Standing Tall When It Matters Most

What is a Chapter 7 discharge?

Anyone in Texas considering filing for bankruptcy should take some time to understand the fine details of the process. Bankruptcy can be a way out of financial problems and out-of-control debt, a way to wipe the slate clean. But in order to successfully complete the bankruptcy process, you need to have a clear understanding of your options and how it all works.

Chapter 7 bankruptcy represents the strongest form of debt relief available to a person. After successfully filing for Chapter 7 bankruptcy, the bankruptcy court will issue a discharge, freeing you from the obligation to pay back certain debts. However, there are some exceptions and wrinkles to the process.

The basics of a Chapter 7 discharge

Assuming the bankruptcy court doesn’t reject or convert a Chapter 7 filing, the court will then issue a discharge, meaning that creditors will no longer be able to pursue any recourse against the person filing for bankruptcy.

Nearly all successful Chapter 7 bankruptcy cases resolve with a discharge. The two main reasons why a person filing for Chapter 7 might fail to receive it are either another party files a complaint against the discharge, or the type of debts are excluded from Chapter 7 relief.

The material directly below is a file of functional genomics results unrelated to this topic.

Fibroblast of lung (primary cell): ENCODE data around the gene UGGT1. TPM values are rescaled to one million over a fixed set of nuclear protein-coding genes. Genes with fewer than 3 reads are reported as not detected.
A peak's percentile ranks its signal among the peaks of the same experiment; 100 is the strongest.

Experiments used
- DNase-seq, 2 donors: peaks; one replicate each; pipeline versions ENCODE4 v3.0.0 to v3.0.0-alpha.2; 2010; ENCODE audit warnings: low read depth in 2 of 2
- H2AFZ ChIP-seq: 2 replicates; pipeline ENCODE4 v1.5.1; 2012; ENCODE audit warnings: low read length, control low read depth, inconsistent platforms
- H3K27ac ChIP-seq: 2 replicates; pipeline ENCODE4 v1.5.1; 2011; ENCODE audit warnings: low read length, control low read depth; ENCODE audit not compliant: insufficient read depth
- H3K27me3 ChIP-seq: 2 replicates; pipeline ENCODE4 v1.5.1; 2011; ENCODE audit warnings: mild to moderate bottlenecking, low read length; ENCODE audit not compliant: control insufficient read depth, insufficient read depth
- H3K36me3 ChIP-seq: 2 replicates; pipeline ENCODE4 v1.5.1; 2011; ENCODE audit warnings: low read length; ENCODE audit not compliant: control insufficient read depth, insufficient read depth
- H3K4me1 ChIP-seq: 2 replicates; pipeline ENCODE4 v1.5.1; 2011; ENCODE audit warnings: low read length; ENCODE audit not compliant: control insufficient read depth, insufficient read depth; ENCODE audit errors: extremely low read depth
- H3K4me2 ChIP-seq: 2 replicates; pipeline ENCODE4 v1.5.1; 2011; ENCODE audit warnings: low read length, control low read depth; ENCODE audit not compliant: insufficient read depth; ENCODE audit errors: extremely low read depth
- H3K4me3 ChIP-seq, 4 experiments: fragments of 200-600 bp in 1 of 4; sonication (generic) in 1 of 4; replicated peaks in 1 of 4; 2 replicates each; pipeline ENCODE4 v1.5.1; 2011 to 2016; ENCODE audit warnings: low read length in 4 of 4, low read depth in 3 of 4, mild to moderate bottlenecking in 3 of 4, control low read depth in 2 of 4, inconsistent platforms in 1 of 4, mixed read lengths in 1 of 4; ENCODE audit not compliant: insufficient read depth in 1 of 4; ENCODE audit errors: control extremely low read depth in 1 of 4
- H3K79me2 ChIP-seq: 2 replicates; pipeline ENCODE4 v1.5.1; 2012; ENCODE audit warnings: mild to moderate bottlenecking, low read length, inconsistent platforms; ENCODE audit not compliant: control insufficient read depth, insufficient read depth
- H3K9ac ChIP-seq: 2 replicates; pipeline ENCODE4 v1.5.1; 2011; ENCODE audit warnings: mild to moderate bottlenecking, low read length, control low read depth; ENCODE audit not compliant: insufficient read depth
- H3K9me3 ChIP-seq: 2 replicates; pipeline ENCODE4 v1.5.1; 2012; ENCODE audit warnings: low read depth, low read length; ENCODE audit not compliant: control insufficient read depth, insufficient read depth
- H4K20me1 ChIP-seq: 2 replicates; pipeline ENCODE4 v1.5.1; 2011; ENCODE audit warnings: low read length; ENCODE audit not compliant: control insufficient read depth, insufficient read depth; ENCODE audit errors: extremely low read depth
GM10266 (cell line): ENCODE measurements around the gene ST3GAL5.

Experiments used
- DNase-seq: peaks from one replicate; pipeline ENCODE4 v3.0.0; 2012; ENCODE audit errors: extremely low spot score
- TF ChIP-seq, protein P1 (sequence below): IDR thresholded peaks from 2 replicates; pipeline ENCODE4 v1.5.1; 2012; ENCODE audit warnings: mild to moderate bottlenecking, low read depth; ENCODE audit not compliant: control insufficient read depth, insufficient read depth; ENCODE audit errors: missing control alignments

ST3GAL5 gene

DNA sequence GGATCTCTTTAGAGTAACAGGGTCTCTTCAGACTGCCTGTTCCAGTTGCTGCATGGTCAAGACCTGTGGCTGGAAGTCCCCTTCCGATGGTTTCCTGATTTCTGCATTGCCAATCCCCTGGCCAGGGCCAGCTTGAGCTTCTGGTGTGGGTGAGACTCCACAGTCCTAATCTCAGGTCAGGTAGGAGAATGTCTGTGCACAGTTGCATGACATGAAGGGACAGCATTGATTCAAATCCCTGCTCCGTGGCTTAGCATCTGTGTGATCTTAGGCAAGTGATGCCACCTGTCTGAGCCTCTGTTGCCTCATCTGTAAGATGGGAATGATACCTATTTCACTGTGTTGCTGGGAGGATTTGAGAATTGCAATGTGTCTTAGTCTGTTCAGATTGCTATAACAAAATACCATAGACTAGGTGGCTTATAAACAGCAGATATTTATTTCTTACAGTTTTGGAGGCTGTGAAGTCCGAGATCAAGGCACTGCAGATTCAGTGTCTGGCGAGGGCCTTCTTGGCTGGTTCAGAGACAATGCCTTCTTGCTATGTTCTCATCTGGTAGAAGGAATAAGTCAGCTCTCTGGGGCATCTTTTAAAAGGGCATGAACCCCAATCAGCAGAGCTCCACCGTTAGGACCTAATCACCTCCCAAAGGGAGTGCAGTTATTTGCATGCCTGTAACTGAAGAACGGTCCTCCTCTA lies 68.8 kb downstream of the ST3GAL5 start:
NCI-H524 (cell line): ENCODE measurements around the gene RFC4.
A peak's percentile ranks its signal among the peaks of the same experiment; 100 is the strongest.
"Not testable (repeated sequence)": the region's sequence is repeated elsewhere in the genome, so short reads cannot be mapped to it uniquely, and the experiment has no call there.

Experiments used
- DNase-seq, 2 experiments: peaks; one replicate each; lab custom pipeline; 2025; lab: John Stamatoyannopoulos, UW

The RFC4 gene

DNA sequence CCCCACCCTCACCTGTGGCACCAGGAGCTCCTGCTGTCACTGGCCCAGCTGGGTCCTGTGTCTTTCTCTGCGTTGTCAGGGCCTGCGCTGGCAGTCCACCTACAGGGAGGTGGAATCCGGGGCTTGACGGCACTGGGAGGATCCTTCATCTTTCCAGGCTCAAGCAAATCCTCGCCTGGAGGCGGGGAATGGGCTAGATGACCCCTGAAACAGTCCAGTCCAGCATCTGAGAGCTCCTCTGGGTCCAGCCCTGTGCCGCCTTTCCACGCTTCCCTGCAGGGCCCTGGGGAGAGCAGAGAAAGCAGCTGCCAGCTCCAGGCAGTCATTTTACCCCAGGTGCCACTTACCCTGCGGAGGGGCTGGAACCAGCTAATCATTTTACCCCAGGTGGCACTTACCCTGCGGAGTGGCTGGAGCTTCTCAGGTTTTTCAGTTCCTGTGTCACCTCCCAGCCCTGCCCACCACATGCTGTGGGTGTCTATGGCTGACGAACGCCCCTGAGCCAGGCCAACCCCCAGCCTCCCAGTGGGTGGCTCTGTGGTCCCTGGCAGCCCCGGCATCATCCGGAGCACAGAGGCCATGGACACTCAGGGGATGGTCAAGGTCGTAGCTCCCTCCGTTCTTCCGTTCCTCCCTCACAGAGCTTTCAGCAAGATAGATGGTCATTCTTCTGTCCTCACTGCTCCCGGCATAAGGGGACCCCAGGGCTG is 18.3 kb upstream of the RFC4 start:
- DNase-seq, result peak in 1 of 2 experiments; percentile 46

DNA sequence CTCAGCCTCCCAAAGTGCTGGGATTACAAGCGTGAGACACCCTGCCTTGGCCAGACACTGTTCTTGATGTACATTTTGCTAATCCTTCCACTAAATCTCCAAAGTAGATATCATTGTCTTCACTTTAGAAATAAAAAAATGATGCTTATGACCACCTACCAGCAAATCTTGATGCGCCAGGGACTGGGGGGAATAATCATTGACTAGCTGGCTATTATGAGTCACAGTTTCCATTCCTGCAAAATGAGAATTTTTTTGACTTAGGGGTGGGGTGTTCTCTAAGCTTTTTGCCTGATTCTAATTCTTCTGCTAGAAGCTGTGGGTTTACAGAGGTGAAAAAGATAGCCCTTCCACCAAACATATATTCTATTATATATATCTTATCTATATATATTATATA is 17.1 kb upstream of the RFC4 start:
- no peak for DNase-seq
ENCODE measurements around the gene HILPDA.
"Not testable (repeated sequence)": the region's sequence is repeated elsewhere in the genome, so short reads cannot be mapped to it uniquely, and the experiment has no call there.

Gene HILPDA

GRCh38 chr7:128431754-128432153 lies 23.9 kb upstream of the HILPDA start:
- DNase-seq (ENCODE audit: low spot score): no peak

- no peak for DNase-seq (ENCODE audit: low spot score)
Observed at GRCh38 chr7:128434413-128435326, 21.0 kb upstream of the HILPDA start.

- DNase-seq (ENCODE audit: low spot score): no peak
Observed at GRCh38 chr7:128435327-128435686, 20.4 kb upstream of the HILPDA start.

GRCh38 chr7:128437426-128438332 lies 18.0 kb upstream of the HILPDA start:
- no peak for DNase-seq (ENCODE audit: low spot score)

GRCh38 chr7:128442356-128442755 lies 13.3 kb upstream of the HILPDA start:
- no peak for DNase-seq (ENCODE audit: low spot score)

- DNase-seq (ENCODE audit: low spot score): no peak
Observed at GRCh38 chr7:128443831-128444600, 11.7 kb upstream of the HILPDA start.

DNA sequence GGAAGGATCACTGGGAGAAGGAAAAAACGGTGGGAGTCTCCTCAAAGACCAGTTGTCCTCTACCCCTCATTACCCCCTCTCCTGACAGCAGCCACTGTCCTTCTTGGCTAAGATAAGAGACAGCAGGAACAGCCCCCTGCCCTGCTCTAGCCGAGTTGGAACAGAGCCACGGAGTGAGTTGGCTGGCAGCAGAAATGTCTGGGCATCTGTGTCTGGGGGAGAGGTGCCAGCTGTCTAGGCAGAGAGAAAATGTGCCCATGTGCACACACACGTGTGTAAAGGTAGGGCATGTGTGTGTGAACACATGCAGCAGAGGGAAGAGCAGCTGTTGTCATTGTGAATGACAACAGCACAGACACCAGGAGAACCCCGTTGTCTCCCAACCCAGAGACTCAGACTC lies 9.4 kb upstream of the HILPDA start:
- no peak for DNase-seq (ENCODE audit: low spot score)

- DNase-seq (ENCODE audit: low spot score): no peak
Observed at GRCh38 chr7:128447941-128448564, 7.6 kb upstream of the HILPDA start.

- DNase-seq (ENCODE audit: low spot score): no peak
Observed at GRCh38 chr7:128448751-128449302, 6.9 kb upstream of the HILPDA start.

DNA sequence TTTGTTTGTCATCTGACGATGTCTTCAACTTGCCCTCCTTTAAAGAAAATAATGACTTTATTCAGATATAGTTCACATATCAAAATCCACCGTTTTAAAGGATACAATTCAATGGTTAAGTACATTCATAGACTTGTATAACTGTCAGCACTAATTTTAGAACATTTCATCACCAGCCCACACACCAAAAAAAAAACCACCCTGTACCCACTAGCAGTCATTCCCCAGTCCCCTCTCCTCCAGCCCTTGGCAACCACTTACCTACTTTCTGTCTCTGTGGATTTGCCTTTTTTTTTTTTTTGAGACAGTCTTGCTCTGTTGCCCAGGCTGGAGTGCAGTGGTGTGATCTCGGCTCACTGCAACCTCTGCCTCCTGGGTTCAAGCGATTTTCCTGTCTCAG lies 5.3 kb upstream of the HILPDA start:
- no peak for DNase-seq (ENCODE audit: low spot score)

Grounds for objecting to a discharge

In a Chapter 7 bankruptcy, parties of interest typically have from 60 to 90 days to object after having a meeting with creditors. In order for the court to recognize a complaint, it will need to find some instance of violation by the filer.

Some common violations are the debtor having concealed or destroyed property that would have been forfeited as a result of the bankruptcy, the debtor having ignored instructions from the bankruptcy court, the debtor being unable to explain where their assets went and the debtor having not kept adequate documentation of their finances.

Debts excluded from Chapter 7 relief

If the court issues a discharge, certain types of debts are not covered:

  • Recent back taxes
  • Child support and alimony
  • Some personal injury judgments

While the above exceptions do somewhat limit a Chapter 7 discharge, it remains a powerful tool for freeing yourself from many insurmountable financial obligations.